Men and women grouped up to participate in a re-enactment of a Civil War battle known as Secessionville at Fort Ontario Saturday Sept. 24. Dressed in authentic uniforms, people involved in the reenactment assumed the lifestyle of American soldiers during the 1860’s.
Re-enactors set up tents and cooked their food over fires in cauldrons. Cannons and firearms used during the Civil War were fired using fake ammo. The men regularly ran drills assuming the life of a real soldier in 1860’s in order to prepare for the show.
Just a few moments into the battle, ‘soldiers’ began falling down and faking their deaths. It became more realistic when the crowd could see just how close the fighting actually was engaged in. Unlike wars today, where our firearms can shoot for much longer ranges, soldiers were forced to fight very close. The actual battle lasted somewhere between nine and 15 minutes.
The spectators of the event were mostly history buffs, families and locals. However, the re-enactors were from all over New York.
“The coolest part of the battle was just feeling the shaking of the ground after the cannons went off,” said Oswego State student Andrew Sheets. “The smoke swirled around and stretched across the field.”
Dale Turner, a captain of his group, has participated in re-enactments for 12 years. His first re-enactment was at Gettysburg and this Civil War re-enactment caught his interest and kept him involved for more than a decade. He does this as a volunteer and did not need an audition to become involved. Turner said that re-enactment is more of a lifestyle than a performance.
“The clothes are uniforms and not costumes,” he said.
There was no standardized uniform for the Confederates. Soldiers wore a Richman gray or regular gray, while those in the artillery wore red. Re-enactors supply their own uniforms, which are “reproductions of original uniforms, some cotton-lined and some lined with wool,” Turner said. Additionally, Turner said that the uniforms, Brogans (shoes), guns, gunpowder and cannons are purchased by the re-enactors. One of the cannons at the fort cost $6,500.
There were also many women at the re-enactment. While very few were on the battlefield, others were taking care of children and talking with friends. Only a Vivandiere would be seen on the battlefield. These were women that stepped in for groups that didn’t have the capital to pay a doctor. Later on in the battle, some Vivandieres actually engaged in battle.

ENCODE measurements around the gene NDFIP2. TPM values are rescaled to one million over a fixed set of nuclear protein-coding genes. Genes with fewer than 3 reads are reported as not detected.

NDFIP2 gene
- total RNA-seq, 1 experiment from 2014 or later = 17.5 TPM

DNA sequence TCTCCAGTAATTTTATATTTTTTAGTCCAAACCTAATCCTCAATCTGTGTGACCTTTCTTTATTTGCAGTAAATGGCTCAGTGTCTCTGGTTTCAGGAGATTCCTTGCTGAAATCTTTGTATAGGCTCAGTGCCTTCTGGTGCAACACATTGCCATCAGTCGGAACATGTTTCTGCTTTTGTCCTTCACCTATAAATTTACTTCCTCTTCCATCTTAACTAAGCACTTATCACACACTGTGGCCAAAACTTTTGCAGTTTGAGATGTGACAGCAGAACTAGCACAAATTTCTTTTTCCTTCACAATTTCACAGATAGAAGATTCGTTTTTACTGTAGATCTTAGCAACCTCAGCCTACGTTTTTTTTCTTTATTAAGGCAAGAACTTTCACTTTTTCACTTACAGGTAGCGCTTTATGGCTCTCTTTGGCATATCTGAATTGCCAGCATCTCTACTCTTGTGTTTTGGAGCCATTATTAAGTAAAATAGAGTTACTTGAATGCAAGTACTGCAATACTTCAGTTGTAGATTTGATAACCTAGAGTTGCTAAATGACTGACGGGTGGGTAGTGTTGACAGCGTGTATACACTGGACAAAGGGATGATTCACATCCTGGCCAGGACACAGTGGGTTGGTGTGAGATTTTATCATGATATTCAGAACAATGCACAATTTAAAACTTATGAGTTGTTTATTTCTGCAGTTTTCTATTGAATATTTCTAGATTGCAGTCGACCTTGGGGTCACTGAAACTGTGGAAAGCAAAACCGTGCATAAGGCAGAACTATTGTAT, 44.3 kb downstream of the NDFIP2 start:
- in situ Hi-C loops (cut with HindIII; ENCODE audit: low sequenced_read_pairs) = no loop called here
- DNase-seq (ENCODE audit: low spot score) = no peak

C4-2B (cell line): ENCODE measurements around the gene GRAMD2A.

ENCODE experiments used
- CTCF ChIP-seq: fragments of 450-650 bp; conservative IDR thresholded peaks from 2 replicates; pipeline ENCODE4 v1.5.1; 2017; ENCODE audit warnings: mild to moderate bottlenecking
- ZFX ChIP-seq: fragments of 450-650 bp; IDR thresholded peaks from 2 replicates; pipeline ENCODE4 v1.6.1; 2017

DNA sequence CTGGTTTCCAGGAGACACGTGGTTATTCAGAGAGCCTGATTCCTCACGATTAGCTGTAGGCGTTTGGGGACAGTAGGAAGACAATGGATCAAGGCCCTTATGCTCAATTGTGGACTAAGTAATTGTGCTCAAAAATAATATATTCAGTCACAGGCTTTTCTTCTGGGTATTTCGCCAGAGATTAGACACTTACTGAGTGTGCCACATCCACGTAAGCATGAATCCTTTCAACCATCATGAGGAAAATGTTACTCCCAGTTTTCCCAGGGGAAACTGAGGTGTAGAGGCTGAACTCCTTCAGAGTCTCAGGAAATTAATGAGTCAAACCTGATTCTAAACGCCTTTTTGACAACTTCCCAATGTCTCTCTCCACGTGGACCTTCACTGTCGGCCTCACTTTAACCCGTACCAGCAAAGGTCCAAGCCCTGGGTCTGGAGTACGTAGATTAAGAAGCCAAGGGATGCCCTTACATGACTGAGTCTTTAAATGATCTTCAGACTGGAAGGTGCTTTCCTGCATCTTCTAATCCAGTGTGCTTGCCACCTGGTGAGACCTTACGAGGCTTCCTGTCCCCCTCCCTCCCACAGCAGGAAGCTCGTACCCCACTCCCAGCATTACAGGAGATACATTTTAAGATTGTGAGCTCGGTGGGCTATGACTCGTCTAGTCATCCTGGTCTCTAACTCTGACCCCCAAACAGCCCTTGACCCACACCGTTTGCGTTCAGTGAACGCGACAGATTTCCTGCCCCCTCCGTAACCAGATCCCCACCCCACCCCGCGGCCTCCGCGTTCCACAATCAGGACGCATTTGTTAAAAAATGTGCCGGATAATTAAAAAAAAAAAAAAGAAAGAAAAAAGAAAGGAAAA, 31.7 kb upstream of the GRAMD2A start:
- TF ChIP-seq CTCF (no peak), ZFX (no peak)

Boys often joined the army at the age of 16, even though the minimum age requirement was 18. Turner said that clever boys would put a slip of paper under their foot in their shoe that said “18.” When asked if the boy was truthful in saying he was 18, he would reply that he would “stand by his statement” which was quite literal.
“It’s fun and all, but it has its moments,” Bramer said. “It can be boring until you talk to people. Big crowds are more fun.”
“Night battles are something you need to see,” Turner said. Turner added that the night battles often are followed by performances from bluegrass bands and dances for the participants.
Katrina Schwartz and Paula Denton were also involved in the re-enactment. Schwartz said a friend got her involved, who in turn got her husband involved, who is now a Commander of the ‘33 Virginia Company’ group, a position he attained after starting as a Private. Schwartz and Denton both sew their own clothes with help from readings and research to find the correct styles.
“Our group is like a family. We’re all friends,” Denton said.
“We spend time together outside of the group,” Schwartz said. “My kids learned a lot. They have an appreciation for the simple things. It’s good for them to learn about history.”